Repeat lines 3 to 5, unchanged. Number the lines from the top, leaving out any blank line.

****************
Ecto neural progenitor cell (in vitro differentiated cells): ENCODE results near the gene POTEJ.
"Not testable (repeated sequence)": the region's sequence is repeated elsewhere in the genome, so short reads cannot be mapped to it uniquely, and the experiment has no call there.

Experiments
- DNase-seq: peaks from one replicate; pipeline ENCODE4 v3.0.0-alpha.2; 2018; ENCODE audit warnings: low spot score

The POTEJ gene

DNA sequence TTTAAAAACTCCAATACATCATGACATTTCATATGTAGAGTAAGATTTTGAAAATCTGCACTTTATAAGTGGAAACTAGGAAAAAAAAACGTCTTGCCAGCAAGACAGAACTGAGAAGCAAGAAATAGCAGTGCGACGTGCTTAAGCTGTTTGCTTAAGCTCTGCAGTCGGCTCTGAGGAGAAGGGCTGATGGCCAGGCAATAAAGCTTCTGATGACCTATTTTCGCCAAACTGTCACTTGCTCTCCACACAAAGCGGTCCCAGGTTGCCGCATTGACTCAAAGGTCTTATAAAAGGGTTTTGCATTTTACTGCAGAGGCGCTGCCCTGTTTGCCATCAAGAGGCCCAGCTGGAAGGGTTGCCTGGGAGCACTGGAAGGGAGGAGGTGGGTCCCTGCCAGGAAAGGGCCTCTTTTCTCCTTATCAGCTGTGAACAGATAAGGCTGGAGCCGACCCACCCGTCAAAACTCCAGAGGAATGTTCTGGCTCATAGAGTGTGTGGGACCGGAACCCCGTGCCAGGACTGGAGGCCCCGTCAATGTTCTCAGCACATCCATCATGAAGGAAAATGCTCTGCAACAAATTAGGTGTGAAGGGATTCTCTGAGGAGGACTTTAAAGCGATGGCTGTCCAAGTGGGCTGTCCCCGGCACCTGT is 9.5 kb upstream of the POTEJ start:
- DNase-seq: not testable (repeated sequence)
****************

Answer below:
Experiments
- DNase-seq: peaks from one replicate; pipeline ENCODE4 v3.0.0-alpha.2; 2018; ENCODE audit warnings: low spot score

The POTEJ gene